• The handkerchief was indeed richly embroidered, and had a coronet and arms a_ne of its corners. Aramis blushed excessively, and snatched rather than too_he handkerchief from the hand of the Gascon.
  • "Ah, ah!" cried one of the Guards, "will you persist in saying, most discree_ramis, that you are not on good terms with Madame de Bois-Tracy, when tha_racious lady has the kindness to lend you one of her handkerchiefs?"
  • Aramis darted at d'Artagnan one of those looks which inform a man that he ha_cquired a mortal enemy. Then, resuming his mild air, "You are deceived, gentlemen," said he, "this handkerchief is not mine, and I cannot fancy wh_onsieur has taken it into his head to offer it to me rather than to one o_ou; and as a proof of what I say, here is mine in my pocket."
  • So saying, he pulled out his own handkerchief, likewise a very elegan_andkerchief, and of fine cambric—though cambric was dear at the period—but _andkerchief without embroidery and without arms, only ornamented with _ingle cipher, that of its proprietor.
  • This time d'Artagnan was not hasty. He perceived his mistake; but the friend_f Aramis were not at all convinced by his denial, and one of them addresse_he young Musketeer with affected seriousness. "If it were as you pretend i_s," said he, "I should be forced, my dear Aramis, to reclaim it myself; for, as you very well know, Bois-Tracy is an intimate friend of mine, and I canno_llow the property of his wife to be sported as a trophy."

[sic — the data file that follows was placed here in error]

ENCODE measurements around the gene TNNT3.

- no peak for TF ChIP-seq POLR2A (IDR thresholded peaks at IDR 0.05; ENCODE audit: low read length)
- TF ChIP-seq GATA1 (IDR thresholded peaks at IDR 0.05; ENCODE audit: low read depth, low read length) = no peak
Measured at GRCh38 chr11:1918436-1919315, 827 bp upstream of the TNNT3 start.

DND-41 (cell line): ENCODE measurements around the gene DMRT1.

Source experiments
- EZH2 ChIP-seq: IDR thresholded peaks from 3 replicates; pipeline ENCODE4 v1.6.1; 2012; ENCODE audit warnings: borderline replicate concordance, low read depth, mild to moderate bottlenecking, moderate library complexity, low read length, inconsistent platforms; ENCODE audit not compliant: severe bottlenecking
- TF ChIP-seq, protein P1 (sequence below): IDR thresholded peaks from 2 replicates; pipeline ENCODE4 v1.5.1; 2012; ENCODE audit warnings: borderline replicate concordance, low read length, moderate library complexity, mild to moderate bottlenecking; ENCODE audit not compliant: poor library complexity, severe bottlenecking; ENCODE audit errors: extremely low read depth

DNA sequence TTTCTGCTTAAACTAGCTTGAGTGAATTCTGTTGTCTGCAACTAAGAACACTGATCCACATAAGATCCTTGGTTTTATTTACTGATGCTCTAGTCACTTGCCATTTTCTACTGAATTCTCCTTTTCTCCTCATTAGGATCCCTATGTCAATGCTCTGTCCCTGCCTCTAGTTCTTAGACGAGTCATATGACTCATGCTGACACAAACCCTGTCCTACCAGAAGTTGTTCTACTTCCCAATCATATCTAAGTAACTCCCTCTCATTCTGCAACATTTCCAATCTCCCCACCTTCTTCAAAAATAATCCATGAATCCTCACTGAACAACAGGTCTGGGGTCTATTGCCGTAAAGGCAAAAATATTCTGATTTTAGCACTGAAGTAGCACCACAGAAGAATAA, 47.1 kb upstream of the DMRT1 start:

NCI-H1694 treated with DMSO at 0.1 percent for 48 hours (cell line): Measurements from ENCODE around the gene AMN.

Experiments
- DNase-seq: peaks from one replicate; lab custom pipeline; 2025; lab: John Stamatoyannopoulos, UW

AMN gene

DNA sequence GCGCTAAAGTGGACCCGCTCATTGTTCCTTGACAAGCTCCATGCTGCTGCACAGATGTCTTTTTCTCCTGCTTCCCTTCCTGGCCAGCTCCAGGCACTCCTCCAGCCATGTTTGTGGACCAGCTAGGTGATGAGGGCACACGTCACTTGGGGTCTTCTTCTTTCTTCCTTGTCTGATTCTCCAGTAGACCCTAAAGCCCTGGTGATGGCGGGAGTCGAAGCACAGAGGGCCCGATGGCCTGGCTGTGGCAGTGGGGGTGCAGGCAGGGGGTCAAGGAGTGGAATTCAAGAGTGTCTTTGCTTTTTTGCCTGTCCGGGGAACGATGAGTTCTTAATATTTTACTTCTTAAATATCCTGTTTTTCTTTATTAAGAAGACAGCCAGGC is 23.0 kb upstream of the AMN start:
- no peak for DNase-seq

• "You make the demand badly," replied Aramis; "and while acknowledging th_ustice of your reclamation, I refuse it on account of the form."
  • "The fact is," hazarded d'Artagnan, timidly, "I did not see the handkerchie_all from the pocket of Monsieur Aramis. He had his foot upon it, that is all; and I thought from having his foot upon it the handkerchief was his."
  • "And you were deceived, my dear sir," replied Aramis, coldly, very littl_ensible to the reparation. Then turning toward that one of the guards who ha_eclared himself the friend of Bois-Tracy, "Besides," continued he, "I hav_eflected, my dear intimate of Bois-Tracy, that I am not less tenderly hi_riend than you can possibly be; so that decidedly this handkerchief is a_ikely to have fallen from your pocket as mine."
  • "No, upon my honor!" cried his Majesty's Guardsman.
  • "You are about to swear upon your honor and I upon my word, and then it wil_e pretty evident that one of us will have lied. Now, here, Montaran, we wil_o better than that—let each take a half."
  • "Of the handkerchief?"
  • "Yes."
  • "Perfectly just," cried the other two Guardsmen, "the judgment of Kin_olomon! Aramis, you certainly are full of wisdom!"
  • The young men burst into a laugh, and as may be supposed, the affair had n_ther sequel. In a moment or two the conversation ceased, and the thre_uardsmen and the Musketeer, after having cordially shaken hands, separated, the Guardsmen going one way and Aramis another.
  • "Now is my time to make peace with this gallant man," said d'Artagnan t_imself, having stood on one side during the whole of the latter part of th_onversation; and with this good feeling drawing near to Aramis, who wa_eparting without paying any attention to him, "Monsieur," said he, "you wil_xcuse me, I hope."